This blog covers the music I play on my Live365 station: Jazz Note NSU. It is devoted to hard bop and avant garde jazz. Here I confess my faith: the center of genius in modern music is jazz; the center of genius in jazz is hard bop, and especially the body of music produced between the early 50's and the mid-60's. And at the center of it all is Miles Davis. This blog is especially aimed at readers who want to build a serious jazz library.
Wednesday, January 27, 2010
Warne Marsh has a claim on my heart. My first introduction to serious jazz was listening to Bill Evans in the apartment of an English Professor, Mead Harwell, in Jonesboro, Arkansas. One of my first purchases was Crosscurrents, featuring the Bill Evans Trio backed by Lee Konitz and Marsh. It is still one of my favorite albums. Here is a sample from this superb recording:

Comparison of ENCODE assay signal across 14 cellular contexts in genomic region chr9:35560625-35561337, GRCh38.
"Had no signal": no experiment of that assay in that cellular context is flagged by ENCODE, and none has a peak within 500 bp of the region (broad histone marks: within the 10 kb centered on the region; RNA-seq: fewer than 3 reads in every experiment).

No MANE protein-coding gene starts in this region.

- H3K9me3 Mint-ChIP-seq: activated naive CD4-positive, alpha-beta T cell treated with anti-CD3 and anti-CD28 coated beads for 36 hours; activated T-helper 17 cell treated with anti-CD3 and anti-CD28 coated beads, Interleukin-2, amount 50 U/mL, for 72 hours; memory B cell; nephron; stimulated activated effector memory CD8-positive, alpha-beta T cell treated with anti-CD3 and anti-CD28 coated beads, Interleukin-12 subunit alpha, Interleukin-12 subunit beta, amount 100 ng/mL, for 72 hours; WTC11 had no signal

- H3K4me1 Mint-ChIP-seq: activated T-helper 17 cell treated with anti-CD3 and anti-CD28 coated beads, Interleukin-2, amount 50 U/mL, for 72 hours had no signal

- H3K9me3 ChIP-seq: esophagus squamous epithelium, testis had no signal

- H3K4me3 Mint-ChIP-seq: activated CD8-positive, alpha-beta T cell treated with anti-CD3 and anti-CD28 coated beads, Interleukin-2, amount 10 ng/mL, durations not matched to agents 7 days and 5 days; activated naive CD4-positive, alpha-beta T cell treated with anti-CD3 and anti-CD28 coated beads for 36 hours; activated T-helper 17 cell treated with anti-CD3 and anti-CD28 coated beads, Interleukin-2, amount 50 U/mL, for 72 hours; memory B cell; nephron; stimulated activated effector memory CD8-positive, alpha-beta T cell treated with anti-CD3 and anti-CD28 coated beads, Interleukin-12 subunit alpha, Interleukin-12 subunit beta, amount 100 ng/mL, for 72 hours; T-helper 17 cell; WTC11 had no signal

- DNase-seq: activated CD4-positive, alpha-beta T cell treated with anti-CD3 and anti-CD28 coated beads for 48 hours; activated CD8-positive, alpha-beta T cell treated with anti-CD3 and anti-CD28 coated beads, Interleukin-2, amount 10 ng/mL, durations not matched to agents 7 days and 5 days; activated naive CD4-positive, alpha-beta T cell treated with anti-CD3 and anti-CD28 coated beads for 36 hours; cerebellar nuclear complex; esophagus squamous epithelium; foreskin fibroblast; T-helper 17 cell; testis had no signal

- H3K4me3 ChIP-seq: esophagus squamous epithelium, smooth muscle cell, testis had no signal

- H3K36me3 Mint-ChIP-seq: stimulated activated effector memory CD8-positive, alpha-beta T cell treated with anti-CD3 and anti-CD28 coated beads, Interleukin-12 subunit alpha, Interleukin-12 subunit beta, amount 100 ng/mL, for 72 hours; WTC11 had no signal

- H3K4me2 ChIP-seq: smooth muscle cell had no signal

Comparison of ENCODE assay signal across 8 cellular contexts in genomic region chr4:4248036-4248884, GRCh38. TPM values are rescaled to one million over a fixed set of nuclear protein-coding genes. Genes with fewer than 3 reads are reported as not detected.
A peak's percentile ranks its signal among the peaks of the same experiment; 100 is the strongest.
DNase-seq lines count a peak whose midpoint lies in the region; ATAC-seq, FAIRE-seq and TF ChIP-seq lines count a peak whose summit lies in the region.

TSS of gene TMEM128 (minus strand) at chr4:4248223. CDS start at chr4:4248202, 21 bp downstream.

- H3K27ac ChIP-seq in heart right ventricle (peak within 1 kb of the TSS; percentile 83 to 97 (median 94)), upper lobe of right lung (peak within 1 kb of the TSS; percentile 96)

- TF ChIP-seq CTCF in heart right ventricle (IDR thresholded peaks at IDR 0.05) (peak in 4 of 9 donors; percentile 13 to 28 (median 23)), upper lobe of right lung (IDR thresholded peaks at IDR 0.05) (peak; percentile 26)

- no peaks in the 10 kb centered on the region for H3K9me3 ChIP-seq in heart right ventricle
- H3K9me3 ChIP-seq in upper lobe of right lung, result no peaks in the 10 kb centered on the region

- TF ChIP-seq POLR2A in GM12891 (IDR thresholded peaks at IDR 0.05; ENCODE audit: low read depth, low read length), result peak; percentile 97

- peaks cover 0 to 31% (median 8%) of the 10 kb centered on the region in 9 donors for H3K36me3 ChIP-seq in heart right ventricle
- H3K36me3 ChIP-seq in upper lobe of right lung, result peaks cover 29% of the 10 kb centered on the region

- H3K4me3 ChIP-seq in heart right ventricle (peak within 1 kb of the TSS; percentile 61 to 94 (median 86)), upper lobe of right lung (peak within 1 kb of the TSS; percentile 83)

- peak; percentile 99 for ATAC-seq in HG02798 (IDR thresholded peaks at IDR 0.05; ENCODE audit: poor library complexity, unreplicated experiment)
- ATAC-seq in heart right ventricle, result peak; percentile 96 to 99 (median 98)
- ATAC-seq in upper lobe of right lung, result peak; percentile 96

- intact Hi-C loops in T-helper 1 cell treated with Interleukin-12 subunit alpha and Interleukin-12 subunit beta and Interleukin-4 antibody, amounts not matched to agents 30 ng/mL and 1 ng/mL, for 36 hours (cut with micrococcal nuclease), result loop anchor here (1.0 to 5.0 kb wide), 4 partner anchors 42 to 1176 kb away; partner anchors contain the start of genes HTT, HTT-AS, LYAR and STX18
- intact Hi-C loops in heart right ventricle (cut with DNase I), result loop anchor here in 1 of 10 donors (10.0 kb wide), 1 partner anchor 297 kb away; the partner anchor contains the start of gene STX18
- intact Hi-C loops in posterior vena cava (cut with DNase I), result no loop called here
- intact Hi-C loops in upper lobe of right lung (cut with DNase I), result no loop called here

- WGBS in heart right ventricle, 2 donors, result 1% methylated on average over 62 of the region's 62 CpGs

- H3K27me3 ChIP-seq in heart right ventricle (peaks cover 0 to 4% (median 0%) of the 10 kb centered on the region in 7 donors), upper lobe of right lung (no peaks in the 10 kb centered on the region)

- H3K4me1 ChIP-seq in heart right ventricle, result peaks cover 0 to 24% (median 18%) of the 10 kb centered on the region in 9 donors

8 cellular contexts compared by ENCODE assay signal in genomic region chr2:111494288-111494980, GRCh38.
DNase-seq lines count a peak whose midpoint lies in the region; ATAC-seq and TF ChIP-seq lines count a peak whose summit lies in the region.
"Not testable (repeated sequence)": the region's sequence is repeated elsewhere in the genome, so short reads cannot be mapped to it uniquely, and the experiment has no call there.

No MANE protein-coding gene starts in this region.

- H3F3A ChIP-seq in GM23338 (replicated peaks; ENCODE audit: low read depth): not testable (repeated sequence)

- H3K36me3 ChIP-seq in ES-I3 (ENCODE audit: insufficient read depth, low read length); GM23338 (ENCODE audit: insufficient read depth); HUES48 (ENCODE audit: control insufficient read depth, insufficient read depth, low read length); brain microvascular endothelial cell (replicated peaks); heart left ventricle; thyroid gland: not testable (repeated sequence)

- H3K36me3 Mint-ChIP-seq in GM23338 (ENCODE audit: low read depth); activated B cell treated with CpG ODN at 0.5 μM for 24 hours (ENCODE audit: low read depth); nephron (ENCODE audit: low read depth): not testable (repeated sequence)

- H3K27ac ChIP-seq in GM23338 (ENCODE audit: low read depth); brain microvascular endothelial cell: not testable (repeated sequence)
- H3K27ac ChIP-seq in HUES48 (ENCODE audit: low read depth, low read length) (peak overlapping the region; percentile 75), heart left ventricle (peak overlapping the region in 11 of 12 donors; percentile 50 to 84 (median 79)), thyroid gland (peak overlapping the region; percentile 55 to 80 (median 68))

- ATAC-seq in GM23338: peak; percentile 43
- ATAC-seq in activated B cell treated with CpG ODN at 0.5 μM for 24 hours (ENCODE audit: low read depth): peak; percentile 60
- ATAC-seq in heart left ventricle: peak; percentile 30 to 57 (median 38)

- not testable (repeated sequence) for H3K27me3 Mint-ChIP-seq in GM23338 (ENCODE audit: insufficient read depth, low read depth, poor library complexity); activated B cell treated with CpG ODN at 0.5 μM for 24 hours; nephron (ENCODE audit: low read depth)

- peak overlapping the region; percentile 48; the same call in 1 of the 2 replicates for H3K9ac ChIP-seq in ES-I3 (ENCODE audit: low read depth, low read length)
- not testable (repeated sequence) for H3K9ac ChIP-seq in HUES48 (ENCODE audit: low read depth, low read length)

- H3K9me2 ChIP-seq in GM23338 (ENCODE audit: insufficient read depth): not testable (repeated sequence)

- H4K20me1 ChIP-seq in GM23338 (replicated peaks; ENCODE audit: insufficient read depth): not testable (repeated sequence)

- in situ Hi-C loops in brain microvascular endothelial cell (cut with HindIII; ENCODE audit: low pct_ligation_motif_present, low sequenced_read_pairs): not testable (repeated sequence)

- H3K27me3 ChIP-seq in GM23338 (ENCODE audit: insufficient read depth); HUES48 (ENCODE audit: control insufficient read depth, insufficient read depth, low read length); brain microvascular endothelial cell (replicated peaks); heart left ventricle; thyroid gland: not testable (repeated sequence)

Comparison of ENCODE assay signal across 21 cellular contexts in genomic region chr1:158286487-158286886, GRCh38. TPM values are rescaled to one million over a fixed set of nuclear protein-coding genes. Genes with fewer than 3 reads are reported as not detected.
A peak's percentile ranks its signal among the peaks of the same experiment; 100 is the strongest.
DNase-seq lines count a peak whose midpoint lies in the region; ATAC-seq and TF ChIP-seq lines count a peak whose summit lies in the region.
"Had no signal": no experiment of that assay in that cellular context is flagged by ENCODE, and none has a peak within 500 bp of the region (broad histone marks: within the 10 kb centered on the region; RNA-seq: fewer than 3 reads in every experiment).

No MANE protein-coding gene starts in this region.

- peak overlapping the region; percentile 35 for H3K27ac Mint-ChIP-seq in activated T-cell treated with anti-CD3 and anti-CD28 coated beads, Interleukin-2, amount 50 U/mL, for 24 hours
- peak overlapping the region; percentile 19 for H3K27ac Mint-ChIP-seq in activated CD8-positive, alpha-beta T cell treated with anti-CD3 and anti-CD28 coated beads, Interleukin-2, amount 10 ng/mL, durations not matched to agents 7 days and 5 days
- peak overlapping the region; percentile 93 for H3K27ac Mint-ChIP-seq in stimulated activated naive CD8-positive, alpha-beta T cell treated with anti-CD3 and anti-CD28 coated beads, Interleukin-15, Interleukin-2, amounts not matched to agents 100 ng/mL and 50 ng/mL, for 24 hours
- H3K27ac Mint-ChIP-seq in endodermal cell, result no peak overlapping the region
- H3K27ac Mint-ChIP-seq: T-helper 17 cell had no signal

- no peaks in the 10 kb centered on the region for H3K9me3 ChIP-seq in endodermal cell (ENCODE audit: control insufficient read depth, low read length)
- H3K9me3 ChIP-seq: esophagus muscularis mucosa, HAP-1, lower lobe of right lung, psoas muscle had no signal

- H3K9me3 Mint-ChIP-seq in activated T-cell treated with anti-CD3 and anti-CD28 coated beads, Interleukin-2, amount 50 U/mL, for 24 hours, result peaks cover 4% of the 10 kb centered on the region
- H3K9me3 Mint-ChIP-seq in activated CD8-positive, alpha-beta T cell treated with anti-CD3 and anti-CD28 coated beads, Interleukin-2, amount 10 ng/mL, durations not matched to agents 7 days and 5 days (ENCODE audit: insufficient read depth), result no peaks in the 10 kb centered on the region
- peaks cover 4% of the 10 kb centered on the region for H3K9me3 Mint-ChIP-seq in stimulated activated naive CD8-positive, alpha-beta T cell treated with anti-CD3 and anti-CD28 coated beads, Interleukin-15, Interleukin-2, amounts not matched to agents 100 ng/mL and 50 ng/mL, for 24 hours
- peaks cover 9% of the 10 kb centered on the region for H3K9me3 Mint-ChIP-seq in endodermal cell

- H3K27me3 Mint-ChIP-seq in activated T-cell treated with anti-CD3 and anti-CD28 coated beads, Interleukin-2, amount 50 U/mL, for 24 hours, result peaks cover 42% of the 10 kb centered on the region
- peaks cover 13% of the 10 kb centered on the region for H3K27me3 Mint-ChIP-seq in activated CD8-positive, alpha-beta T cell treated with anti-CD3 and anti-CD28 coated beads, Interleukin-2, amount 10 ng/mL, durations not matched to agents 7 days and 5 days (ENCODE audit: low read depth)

Every time we say goodbye/Crosscurrents
I looked for Marsh records for years, but it is only recently that I have managed to obtain some of his own recordings. Recently I got The Unissued Copenhagen Studio Sessions. You gotta love the title: how can they be unissued if they are on this CD? This is a beautiful piece of work. How many brilliant albums are still in the can somewhere out there? Marsh is backed by guitarist Dave Cliff, bass player Niels-Henning Orsted Pedersen, and drummer Al Levitt.
Marsh's tenor had a fuzzy, impressionistic sound, even when he was playing very fast. Cut your pallet first, maybe, by listening to a bit of Art Pepper. Here is one of my favorite standards from the album. You might contrast it with Booker Evin's interpretation.
You don't know what love is/The Unissued Copenhagen Studio Sessions